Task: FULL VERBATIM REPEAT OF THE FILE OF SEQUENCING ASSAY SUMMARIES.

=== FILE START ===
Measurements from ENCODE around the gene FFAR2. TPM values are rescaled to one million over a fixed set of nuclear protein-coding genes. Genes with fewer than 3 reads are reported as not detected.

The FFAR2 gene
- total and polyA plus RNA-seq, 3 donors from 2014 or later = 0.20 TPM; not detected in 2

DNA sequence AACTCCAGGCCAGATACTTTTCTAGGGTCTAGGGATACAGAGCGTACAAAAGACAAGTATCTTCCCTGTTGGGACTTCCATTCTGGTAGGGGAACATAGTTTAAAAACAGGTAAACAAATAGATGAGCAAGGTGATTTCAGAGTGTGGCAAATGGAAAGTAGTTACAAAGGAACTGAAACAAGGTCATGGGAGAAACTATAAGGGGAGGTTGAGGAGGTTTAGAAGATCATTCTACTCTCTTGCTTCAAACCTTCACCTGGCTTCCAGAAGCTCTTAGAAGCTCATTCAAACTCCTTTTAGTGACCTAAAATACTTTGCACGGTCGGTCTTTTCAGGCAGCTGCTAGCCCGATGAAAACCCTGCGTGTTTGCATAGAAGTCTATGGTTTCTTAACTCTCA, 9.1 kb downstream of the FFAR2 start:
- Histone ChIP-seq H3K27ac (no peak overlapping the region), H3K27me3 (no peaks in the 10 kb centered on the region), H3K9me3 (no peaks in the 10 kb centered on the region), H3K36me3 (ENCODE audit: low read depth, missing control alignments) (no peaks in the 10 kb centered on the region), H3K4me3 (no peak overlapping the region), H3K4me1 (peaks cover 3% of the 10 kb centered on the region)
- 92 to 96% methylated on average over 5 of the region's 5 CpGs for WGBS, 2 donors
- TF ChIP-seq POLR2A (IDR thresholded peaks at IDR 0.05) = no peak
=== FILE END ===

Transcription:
Measurements from ENCODE around the gene FFAR2. TPM values are rescaled to one million over a fixed set of nuclear protein-coding genes. Genes with fewer than 3 reads are reported as not detected.

The FFAR2 gene
- total and polyA plus RNA-seq, 3 donors from 2014 or later = 0.20 TPM; not detected in 2

DNA sequence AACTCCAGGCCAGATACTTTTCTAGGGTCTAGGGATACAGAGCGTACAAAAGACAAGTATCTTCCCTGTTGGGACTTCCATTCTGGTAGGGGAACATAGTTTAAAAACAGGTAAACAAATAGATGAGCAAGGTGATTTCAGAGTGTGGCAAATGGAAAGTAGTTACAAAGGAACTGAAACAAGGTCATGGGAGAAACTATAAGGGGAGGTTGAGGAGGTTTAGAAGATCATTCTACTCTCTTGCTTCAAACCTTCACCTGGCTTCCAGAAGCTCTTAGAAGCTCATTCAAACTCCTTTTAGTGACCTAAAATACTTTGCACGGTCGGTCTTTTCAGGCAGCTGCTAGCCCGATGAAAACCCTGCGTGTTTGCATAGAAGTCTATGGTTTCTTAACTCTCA, 9.1 kb downstream of the FFAR2 start:
- Histone ChIP-seq H3K27ac (no peak overlapping the region), H3K27me3 (no peaks in the 10 kb centered on the region), H3K9me3 (no peaks in the 10 kb centered on the region), H3K36me3 (ENCODE audit: low read depth, missing control alignments) (no peaks in the 10 kb centered on the region), H3K4me3 (no peak overlapping the region), H3K4me1 (peaks cover 3% of the 10 kb centered on the region)
- 92 to 96% methylated on average over 5 of the region's 5 CpGs for WGBS, 2 donors
- TF ChIP-seq POLR2A (IDR thresholded peaks at IDR 0.05) = no peak